Generative AI Is No Friend to Developers, No Matter What EA’s CEO Says

Who really wants AI?

Andrew Wilson, chief executive officer of Electronic Arts Inc. (EA), speaks during the company's EA ...
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If there’s one thing we know about generative AI — a technology plagued by copyright violations that threatens to make creative jobs even less stable by flooding the market with cheap machine-generated sludge — it’s that game developers cannot wait to see more of it. At least, that’s the story that Andrew Wilson, CEO of EA, is telling. At a recent conference and a financial call, Wilson claims that generative AI could find its way into more than half of EA’s development processes and that its employees are eager to see it happen.

“We've done a study across all of the processes of game development,” Wilson said at the recent Morgan Stanley Technology, Media and Telecom Conference, livestreamed on EA’s website back in March. “About 60 percent of all of our processes have high feasibility to be possibly impacted by generative AI.”

EA increased the number of animations in its games by 100 times thanks to AI, according to Wilson.


According to Wilson, injecting generative AI into its development cycle will help the company improve in terms of “efficiency, expansion, and transformation.” Wilson says AI has already helped cut down the time it takes EA to make a stadium for a sports sim from six months to six weeks (and claims that it could be reduced to just six days), and to scale up from dozens of animations per game to thousands. No word on how further growth is expected to impact employees, but the fact that EA had laid off more than 1,000 workers in the past two years could be a hint.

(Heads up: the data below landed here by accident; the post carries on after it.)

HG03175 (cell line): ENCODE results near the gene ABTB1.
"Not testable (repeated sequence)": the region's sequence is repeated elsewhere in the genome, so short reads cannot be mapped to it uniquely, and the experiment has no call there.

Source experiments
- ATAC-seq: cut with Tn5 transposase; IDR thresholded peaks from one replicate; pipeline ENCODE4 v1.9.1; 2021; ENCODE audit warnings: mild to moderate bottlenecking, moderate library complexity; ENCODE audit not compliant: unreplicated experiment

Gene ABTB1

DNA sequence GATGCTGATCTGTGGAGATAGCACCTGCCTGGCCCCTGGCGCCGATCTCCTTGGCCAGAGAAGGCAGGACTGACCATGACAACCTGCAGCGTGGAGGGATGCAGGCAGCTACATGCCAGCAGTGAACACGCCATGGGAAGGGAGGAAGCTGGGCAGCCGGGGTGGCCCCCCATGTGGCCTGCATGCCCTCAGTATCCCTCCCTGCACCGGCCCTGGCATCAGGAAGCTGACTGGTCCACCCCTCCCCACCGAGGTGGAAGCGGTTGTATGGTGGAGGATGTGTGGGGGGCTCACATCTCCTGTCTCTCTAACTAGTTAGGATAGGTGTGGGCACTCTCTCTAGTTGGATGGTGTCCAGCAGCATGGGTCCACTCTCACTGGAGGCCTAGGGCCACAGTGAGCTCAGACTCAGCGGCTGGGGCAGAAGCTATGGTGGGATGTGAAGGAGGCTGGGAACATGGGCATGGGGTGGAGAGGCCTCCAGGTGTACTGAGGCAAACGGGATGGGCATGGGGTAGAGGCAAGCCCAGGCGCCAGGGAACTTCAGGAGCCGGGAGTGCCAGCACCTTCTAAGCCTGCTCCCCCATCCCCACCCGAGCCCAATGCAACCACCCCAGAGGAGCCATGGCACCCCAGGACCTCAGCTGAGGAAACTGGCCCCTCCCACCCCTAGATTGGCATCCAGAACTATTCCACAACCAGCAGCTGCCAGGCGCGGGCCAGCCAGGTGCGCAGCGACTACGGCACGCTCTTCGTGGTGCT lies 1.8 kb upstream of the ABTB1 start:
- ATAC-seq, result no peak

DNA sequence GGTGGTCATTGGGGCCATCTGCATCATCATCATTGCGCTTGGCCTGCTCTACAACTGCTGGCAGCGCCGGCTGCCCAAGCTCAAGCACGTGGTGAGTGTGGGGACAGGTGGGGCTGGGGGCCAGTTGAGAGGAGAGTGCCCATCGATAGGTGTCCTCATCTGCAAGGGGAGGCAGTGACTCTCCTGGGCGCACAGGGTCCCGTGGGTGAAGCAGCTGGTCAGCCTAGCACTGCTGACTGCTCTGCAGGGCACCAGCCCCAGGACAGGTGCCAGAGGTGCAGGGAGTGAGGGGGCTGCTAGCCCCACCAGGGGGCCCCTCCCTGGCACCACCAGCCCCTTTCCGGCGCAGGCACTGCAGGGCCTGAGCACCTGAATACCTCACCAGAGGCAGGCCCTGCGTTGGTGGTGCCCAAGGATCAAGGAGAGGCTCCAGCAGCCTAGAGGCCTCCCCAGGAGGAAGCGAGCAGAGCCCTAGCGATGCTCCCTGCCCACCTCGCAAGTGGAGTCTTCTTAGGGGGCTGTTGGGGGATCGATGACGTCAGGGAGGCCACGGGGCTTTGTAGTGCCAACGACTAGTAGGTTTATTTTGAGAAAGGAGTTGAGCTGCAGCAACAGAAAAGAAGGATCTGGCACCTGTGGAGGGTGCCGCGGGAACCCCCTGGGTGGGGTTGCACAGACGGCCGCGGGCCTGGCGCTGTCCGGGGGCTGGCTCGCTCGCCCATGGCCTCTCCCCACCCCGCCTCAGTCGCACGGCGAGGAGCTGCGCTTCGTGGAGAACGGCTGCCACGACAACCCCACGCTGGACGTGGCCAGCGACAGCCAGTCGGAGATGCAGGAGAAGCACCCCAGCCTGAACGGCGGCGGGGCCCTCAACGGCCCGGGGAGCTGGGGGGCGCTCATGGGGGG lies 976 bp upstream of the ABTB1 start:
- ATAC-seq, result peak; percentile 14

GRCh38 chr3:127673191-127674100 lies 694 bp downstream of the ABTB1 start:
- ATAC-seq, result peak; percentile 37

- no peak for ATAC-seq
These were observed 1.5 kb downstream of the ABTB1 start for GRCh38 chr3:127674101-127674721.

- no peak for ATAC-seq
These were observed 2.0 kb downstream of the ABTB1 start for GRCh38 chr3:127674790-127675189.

When it comes to transformation, there are even more questions left unanswered. Wilson says generative AI could allow players to create their own custom content for games and make EA “the beneficiaries of platform economics.” In other words, EA could make money off of a system that lets players generate their own content for games using AI in some yet-to-be-defined way. Again, this would seem to be disastrous for the people whose job it currently is to make that content, which makes Wilson’s follow-up statements during a financial call held in early May (reported by VGC) feel shockingly out of touch.

“There is a real hunger amongst our developers to get to this as quickly as possible,” Wilson said, “because the holy grail for us is to build bigger, more innovative, more creative, more fun games more quickly so that we can entertain more people around the world on a global basis at a faster rate.”

Wilson says AI could help developers make a stadium for EA’s games in just six days.


While the “more, bigger, faster” philosophy may be exciting for investors, it’s hard to believe that many developers would be quite as eager to see it realized. Game development is a field already full of stories of crunch, burnout, and careers cut short. The idea that already overworked developers would jump at the chance to spend their days cleaning up mountains of AI-generated slop instead of continuing to craft games themselves is far-fetched to say the least.